WHO Tackles Problem of Illicit Tobacco Trade
New agreement comes after years of negotiation, policy adjustments
New regulation aims to ensure that all tobacco sold is done so legally.
When one thinks of illegal drugs, images of heroin trafficking, coca farms, and makeshift methamphetamine labs are likely to come to mine. Absent from these thoughts is a cigarette. Tobacco is legal in most countries, but the sale of illegal and unlicensed tobacco, sold underground to avoid regulation and taxes, is a major problem in some parts of the world, and one that the World Health Organization (WHO) met to address in Geneva this week.
“The illicit trade in tobacco products is one of the most dangerous trades around at the moment in terms of public health,” said Ian Walton-George, the Chairman of the Intergovernmental Negotiating Body on the Protocol on the Illicit Trade of Tobacco Products. “It’s a way of getting cheap cigarettes, illegal cigarettes, into the hands of young people, poor people, people who are in a vulnerable position. And of course there’s huge profit to be made from the illegal trade in cigarettes.”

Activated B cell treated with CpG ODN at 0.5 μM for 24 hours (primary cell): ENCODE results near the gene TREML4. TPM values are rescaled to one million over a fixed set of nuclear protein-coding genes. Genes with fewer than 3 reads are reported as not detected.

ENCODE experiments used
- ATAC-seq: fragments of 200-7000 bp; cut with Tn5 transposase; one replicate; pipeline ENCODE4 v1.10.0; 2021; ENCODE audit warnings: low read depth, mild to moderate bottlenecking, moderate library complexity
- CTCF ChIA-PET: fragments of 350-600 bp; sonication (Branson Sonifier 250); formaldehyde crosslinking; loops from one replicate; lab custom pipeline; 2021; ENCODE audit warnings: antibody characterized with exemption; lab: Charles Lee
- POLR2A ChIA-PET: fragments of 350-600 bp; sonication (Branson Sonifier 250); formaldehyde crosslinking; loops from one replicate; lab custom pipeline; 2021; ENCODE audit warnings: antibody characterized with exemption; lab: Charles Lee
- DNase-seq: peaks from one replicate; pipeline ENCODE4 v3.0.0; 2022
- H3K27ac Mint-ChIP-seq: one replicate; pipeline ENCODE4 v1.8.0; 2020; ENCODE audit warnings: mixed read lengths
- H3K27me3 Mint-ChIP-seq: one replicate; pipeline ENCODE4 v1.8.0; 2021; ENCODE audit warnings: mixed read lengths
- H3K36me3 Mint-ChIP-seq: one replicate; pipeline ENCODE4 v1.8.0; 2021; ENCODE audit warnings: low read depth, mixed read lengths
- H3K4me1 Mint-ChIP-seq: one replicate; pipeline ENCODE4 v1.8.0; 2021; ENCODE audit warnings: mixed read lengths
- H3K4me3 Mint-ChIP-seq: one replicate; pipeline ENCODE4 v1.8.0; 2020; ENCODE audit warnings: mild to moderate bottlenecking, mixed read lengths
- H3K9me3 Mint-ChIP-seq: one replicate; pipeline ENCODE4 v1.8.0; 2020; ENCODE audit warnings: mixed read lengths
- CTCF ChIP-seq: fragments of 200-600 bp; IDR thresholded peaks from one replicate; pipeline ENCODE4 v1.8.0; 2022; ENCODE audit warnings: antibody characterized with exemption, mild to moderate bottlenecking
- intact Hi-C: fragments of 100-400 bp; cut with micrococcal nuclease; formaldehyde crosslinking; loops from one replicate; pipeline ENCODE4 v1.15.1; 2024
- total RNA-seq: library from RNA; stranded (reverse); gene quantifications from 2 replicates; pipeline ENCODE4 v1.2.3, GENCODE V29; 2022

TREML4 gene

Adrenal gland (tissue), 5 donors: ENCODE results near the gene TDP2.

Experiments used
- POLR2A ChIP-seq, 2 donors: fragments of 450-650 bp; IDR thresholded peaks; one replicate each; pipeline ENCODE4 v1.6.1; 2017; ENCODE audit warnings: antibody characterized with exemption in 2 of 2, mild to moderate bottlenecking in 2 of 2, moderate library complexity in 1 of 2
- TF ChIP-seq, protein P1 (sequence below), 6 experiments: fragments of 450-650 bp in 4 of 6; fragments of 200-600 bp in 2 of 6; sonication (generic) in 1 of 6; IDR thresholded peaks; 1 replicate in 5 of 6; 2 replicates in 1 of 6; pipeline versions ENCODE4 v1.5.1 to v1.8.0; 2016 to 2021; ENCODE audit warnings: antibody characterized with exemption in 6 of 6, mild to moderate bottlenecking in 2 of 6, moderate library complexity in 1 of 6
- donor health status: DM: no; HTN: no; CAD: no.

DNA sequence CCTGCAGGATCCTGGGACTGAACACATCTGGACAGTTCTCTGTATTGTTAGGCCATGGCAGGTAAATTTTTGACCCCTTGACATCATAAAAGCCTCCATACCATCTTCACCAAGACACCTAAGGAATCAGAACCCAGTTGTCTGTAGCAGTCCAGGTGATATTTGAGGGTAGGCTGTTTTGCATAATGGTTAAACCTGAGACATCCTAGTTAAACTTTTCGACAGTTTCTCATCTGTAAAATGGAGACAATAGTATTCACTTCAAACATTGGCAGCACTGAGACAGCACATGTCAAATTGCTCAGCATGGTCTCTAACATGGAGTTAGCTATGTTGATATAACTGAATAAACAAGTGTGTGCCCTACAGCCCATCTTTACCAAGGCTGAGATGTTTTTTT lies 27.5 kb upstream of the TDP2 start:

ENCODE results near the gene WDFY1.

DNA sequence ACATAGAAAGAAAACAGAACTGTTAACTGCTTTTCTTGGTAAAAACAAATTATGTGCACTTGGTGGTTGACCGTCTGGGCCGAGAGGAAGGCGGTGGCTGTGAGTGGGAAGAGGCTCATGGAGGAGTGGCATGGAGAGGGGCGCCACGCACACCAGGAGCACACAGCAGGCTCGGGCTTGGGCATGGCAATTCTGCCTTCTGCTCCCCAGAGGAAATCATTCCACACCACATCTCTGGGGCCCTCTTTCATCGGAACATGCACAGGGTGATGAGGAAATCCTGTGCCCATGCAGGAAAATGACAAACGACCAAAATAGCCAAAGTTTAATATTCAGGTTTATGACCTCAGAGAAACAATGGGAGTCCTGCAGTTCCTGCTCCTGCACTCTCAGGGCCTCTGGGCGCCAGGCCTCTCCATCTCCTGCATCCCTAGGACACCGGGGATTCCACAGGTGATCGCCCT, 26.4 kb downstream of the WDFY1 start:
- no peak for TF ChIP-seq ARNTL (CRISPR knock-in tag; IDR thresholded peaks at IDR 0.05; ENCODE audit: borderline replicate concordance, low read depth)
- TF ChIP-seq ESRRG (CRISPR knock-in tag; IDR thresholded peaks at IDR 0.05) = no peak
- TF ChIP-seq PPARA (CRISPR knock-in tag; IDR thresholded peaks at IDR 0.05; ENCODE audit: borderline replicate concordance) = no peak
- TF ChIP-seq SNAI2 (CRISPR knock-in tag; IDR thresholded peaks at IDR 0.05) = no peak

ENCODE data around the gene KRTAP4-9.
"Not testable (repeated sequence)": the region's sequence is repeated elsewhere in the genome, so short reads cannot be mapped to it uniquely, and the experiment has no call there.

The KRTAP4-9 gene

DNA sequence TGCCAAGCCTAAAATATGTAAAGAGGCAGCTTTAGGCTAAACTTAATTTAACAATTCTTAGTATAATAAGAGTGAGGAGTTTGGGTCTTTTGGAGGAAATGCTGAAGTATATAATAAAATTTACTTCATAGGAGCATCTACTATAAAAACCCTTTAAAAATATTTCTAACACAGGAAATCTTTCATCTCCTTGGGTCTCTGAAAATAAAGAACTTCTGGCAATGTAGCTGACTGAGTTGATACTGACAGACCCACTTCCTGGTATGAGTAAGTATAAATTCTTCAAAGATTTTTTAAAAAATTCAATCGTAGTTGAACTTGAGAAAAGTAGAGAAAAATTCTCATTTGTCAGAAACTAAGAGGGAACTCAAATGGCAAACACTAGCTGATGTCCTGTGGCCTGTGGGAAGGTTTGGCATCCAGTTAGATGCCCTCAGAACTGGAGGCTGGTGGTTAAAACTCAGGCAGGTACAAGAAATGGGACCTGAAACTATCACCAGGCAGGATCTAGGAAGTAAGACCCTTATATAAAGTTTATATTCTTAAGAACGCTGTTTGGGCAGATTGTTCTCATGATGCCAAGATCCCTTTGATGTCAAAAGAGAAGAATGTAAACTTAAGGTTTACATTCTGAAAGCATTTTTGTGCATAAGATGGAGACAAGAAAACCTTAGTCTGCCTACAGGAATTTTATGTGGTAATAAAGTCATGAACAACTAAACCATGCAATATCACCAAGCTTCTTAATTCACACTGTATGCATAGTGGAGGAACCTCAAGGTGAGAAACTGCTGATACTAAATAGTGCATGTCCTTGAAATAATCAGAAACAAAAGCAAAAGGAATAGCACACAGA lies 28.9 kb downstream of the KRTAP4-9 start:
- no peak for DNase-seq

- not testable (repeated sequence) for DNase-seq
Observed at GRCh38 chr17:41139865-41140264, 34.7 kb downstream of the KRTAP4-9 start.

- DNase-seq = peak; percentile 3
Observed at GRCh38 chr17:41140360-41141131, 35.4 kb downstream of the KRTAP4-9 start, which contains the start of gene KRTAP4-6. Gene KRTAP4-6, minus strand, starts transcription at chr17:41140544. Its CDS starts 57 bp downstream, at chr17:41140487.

The WHO meeting ended in an agreement, after four years of negotiation, on a text that sought to eliminate all illicit trade of tobacco products. This agreement was signed by over 135 countries. This decision comes in the lead-up to World Health Day (April 7), when consumers are encouraged to consider the consequences of the choices that they make and go with healthier options.
Health institutions and many NGOs have fought against tobacco usage for its communally deleterious effects for years now. Citing the shared burden of healthcare costs and the targeting of minors by tobacco companies, these groups advocate anything from prohibitively high taxes on cigarette sales, to explicit warnings about the health effects of smoking, to outright illegalization.
Their efforts were rewarded in the form of the WHO Framework Convention on Tobacco Control, one of the most widely accepted treaties in UN history, was adopted in 2005, aiming to raise awareness of the dangers of smoking and combat the tobacco industry as it sought to ingrain itself deeper into world markets.
“The tobacco industry is ruthless, devious, rich, and powerful. As we all know, neither WHO nor public health is rich, but with the Framework Convention now in place, we are indeed powerful,” said WHO Director-General Margaret Chan at an FCTC anniversary event last year.